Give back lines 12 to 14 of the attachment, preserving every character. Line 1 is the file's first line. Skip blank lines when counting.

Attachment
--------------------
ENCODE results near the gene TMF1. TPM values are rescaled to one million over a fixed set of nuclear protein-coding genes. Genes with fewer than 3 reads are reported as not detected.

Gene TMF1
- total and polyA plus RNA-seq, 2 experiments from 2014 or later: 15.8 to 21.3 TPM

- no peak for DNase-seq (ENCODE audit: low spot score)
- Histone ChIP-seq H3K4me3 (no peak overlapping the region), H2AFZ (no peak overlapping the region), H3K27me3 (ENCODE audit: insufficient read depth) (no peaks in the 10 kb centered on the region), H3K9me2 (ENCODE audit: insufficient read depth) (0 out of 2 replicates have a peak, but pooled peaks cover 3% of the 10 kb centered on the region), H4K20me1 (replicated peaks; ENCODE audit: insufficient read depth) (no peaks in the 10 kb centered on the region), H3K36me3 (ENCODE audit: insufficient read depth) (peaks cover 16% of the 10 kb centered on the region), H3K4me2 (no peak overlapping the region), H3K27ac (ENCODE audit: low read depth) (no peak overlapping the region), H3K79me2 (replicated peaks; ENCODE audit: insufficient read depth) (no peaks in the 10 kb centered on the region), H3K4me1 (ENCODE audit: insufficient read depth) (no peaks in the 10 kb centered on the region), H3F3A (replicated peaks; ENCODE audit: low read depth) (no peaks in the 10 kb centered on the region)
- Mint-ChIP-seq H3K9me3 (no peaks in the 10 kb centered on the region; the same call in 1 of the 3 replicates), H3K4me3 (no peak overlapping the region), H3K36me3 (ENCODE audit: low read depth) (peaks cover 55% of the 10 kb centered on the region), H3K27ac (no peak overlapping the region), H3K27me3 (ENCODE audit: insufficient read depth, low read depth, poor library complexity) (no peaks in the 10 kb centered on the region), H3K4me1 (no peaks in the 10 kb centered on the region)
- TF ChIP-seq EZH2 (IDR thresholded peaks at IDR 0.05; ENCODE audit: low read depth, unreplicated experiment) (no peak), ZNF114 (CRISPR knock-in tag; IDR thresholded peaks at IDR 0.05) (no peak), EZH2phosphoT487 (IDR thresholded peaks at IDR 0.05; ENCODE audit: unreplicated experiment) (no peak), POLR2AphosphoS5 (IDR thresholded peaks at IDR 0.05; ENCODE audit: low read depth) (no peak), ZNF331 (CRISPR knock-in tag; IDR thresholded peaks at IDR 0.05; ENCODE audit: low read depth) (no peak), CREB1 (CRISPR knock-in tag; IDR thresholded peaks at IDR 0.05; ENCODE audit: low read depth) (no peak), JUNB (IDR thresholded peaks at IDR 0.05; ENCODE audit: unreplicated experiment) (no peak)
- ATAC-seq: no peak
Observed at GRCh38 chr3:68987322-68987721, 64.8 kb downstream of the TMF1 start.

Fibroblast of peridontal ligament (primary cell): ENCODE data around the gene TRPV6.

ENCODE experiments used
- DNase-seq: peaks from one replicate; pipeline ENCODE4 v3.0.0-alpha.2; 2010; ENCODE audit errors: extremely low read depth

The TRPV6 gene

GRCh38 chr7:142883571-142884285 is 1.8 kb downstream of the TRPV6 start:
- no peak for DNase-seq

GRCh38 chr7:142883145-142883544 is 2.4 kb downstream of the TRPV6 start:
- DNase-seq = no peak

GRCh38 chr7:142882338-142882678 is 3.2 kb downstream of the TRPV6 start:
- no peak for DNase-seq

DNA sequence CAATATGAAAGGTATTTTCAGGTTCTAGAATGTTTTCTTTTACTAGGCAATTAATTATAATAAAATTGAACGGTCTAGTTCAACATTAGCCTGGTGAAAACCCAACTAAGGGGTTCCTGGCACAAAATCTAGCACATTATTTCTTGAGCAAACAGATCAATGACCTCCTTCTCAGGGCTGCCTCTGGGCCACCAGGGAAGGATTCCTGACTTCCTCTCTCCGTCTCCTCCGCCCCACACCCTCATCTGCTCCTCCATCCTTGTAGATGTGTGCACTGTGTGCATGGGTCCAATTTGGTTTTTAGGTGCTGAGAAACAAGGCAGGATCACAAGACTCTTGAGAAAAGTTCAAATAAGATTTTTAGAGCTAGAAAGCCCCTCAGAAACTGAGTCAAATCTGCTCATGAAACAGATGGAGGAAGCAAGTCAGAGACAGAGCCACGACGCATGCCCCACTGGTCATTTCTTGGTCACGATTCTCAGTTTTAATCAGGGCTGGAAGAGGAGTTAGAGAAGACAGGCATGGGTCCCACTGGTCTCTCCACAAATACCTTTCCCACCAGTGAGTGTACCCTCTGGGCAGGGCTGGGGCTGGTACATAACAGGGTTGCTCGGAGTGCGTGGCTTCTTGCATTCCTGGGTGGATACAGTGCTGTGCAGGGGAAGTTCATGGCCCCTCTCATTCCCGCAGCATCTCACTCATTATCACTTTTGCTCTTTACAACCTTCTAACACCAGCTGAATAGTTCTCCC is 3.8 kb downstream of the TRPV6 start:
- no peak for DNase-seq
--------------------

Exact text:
- DNase-seq: peaks from one replicate; pipeline ENCODE4 v3.0.0-alpha.2; 2010; ENCODE audit errors: extremely low read depth

The TRPV6 gene

GRCh38 chr7:142883571-142884285 is 1.8 kb downstream of the TRPV6 start: